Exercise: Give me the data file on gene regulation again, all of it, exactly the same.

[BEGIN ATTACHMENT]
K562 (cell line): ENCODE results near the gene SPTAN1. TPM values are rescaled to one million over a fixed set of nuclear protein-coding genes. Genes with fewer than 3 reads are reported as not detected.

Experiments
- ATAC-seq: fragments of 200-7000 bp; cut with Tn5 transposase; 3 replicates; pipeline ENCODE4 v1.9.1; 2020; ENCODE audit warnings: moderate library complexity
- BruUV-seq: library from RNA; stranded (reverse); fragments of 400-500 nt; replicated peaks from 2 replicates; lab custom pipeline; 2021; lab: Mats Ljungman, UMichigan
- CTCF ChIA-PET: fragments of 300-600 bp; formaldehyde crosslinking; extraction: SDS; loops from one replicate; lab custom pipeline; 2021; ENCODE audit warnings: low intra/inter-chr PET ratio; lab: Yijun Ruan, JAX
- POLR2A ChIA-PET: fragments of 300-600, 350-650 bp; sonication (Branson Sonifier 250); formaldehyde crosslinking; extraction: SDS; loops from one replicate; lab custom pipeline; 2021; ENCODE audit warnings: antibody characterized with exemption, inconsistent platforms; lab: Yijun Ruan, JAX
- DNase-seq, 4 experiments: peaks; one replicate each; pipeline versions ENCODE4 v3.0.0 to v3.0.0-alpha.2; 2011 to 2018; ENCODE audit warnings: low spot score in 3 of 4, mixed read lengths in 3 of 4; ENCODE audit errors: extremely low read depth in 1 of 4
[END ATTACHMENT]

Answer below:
K562 (cell line): ENCODE results near the gene SPTAN1. TPM values are rescaled to one million over a fixed set of nuclear protein-coding genes. Genes with fewer than 3 reads are reported as not detected.

Experiments
- ATAC-seq: fragments of 200-7000 bp; cut with Tn5 transposase; 3 replicates; pipeline ENCODE4 v1.9.1; 2020; ENCODE audit warnings: moderate library complexity
- BruUV-seq: library from RNA; stranded (reverse); fragments of 400-500 nt; replicated peaks from 2 replicates; lab custom pipeline; 2021; lab: Mats Ljungman, UMichigan
- CTCF ChIA-PET: fragments of 300-600 bp; formaldehyde crosslinking; extraction: SDS; loops from one replicate; lab custom pipeline; 2021; ENCODE audit warnings: low intra/inter-chr PET ratio; lab: Yijun Ruan, JAX
- POLR2A ChIA-PET: fragments of 300-600, 350-650 bp; sonication (Branson Sonifier 250); formaldehyde crosslinking; extraction: SDS; loops from one replicate; lab custom pipeline; 2021; ENCODE audit warnings: antibody characterized with exemption, inconsistent platforms; lab: Yijun Ruan, JAX
- DNase-seq, 4 experiments: peaks; one replicate each; pipeline versions ENCODE4 v3.0.0 to v3.0.0-alpha.2; 2011 to 2018; ENCODE audit warnings: low spot score in 3 of 4, mixed read lengths in 3 of 4; ENCODE audit errors: extremely low read depth in 1 of 4